Be sure to communicate regularly with consignees and other affected parties in your supply chain to help manage expectations and reduce the impact of any disruptions. 

3) Practice Open Communication

Speaking of communication: Clear, open communication is always important in this industry, but perhaps never more so than when there is a supply chain disruption. 

Maintain open lines of communication with your transportation provider throughout the duration of any labor actions that may occur. 

If you have rush shipments that must get over the border and to their destination on time, your provider should be able to work with you to find a solution. 

Open to alternatives like rerouting your freight to other ports of entry? Make that clear to your transportation provider right away. 

Giving them the go-ahead to pursue creative solutions could be the key to getting your time-sensitive freight over the border on schedule. 

4) Be Patient and Respectful

Finally, a key component of constructive communication is a healthy respect and empathy for the situation of the other parties involved.

While delays at the border are undeniably frustrating, it's important to remember that you, your transportation provider, drivers, and border agents are all working on the same team in pursuit of the same goal: getting your freight into Canada as quickly and painlessly as possible. 

In stressful moments, the choice to practice patience and use respectful language can make all the difference — in fact, it could even make it more likely that you'll get what you need. 

When you strive to work well with your transportation team, it sets you and your shipments up for success. Together, you and your provider can keep your freight moving with minimal impact on your vital supply chain. 

Supply Chain Worries Got You Down?

It's normal to feel anxious when events out of your control affect your business and livelihood. In the case of a strike (or potential strike), waiting on a successful contract agreement can be especially agonizing.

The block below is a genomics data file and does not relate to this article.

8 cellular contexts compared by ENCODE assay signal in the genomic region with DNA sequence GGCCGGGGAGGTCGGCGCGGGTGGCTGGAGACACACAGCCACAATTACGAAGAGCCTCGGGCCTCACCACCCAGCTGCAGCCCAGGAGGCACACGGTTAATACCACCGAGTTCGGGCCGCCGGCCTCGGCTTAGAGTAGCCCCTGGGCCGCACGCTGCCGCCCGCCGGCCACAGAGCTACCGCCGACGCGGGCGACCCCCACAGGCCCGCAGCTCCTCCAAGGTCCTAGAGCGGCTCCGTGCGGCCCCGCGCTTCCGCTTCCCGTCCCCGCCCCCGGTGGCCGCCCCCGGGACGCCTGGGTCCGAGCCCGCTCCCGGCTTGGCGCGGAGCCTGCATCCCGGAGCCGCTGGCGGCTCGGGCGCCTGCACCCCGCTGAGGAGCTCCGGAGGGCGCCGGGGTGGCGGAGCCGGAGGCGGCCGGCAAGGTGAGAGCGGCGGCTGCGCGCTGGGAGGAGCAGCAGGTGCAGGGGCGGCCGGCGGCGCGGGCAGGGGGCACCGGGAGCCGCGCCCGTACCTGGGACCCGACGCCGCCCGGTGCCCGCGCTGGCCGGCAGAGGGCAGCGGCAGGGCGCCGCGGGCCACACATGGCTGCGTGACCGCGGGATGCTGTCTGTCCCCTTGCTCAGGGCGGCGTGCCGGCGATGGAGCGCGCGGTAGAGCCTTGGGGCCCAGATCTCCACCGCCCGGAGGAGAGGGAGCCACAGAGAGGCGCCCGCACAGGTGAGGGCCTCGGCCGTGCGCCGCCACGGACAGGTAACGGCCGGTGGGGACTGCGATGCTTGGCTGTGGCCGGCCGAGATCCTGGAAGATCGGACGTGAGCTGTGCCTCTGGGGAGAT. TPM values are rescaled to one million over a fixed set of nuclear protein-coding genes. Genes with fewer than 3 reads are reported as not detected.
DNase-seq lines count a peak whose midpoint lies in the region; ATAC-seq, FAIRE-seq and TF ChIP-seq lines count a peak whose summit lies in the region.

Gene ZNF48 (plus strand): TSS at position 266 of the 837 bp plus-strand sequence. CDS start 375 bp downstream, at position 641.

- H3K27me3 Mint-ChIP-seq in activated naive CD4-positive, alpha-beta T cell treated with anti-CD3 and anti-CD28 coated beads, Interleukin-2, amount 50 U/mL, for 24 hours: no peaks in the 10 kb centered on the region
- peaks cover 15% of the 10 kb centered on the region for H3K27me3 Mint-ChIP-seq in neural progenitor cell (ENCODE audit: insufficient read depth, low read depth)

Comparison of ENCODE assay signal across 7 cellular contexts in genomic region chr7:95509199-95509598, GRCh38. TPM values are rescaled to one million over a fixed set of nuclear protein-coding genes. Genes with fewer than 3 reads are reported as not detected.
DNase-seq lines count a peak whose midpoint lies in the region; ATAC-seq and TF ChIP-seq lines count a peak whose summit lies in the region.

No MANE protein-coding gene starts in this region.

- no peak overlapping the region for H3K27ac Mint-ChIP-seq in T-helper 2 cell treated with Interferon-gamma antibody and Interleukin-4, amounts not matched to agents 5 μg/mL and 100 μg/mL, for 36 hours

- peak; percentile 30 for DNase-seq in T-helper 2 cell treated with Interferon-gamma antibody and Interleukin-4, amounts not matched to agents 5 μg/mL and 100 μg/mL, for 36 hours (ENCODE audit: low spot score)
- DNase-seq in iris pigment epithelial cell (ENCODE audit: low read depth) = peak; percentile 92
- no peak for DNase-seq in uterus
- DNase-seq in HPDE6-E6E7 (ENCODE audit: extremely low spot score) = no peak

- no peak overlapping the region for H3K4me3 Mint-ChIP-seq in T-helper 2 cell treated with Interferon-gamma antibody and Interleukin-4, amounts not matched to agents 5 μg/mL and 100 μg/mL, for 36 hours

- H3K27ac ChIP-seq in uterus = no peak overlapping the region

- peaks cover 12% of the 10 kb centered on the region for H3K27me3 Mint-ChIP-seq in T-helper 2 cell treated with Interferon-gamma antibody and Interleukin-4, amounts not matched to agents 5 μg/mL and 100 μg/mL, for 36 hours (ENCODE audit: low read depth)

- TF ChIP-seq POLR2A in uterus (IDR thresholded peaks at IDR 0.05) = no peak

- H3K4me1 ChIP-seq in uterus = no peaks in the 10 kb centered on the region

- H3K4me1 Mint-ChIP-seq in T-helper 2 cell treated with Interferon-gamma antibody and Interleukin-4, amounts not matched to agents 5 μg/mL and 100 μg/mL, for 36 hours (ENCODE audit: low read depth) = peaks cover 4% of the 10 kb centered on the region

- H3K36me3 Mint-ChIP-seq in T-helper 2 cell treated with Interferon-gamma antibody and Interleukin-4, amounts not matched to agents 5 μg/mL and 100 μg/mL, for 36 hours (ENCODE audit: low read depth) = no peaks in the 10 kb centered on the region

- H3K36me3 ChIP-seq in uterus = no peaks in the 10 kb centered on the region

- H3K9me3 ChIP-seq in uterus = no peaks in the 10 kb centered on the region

If/when Canadian border workers strike, shippers will immediately feel the aftermath. Delays will gum up the works of shippers' supply chains. Drivers' livelihoods will be affected by lengthy slowdowns at crossing sites. 

But strikes don't last forever, and there are preventative actions shippers can take to protect their supply chains in the meantime.

By completing necessary paperwork well in advance, being open to flexible scheduling, and communicating openly and respectfully with their transportation providers, shippers can insulate their operations from any major fallout of a Canadian border strike. 

Still worried about how your transportation provider will handle this disruption? It might be time for an audit of their performance.

Check out our free Transportation Provider Scorecard. It's a downloadable tool with an easy rubric for grading your providers' level of service thus far. Use it to help you determine if your providers have what it takes to steer you successfully through unpredictable times like these. 

Tags: International Shipping, International Shipping Documentation, Customs Clearance


Written by ATS

Family-owned since 1955, Anderson Trucking Service (ATS) is a values-driven company offering worldwide transportation solutions.